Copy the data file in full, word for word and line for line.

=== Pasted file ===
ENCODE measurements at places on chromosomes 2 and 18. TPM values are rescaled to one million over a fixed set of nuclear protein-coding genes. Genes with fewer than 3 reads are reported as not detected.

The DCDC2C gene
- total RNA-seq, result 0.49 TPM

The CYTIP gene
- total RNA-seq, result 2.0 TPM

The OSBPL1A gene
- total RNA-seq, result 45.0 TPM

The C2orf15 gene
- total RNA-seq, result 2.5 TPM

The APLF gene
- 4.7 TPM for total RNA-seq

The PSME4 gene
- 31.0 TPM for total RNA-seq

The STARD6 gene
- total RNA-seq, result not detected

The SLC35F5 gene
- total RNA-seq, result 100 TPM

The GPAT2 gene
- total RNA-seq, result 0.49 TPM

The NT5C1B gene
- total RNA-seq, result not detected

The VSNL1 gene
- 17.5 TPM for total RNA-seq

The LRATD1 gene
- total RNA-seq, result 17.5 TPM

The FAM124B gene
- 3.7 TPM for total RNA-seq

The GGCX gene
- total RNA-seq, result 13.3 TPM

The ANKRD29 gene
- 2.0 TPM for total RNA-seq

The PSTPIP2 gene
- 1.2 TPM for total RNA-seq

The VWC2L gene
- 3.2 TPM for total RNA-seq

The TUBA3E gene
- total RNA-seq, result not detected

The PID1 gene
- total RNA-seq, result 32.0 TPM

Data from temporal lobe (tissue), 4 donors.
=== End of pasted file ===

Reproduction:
ENCODE measurements at places on chromosomes 2 and 18. TPM values are rescaled to one million over a fixed set of nuclear protein-coding genes. Genes with fewer than 3 reads are reported as not detected.

The DCDC2C gene
- total RNA-seq, result 0.49 TPM

The CYTIP gene
- total RNA-seq, result 2.0 TPM

The OSBPL1A gene
- total RNA-seq, result 45.0 TPM

The C2orf15 gene
- total RNA-seq, result 2.5 TPM

The APLF gene
- 4.7 TPM for total RNA-seq

The PSME4 gene
- 31.0 TPM for total RNA-seq

The STARD6 gene
- total RNA-seq, result not detected

The SLC35F5 gene
- total RNA-seq, result 100 TPM

The GPAT2 gene
- total RNA-seq, result 0.49 TPM

The NT5C1B gene
- total RNA-seq, result not detected

The VSNL1 gene
- 17.5 TPM for total RNA-seq

The LRATD1 gene
- total RNA-seq, result 17.5 TPM

The FAM124B gene
- 3.7 TPM for total RNA-seq

The GGCX gene
- total RNA-seq, result 13.3 TPM

The ANKRD29 gene
- 2.0 TPM for total RNA-seq

The PSTPIP2 gene
- 1.2 TPM for total RNA-seq

The VWC2L gene
- 3.2 TPM for total RNA-seq

The TUBA3E gene
- total RNA-seq, result not detected

The PID1 gene
- total RNA-seq, result 32.0 TPM

Data from temporal lobe (tissue), 4 donors.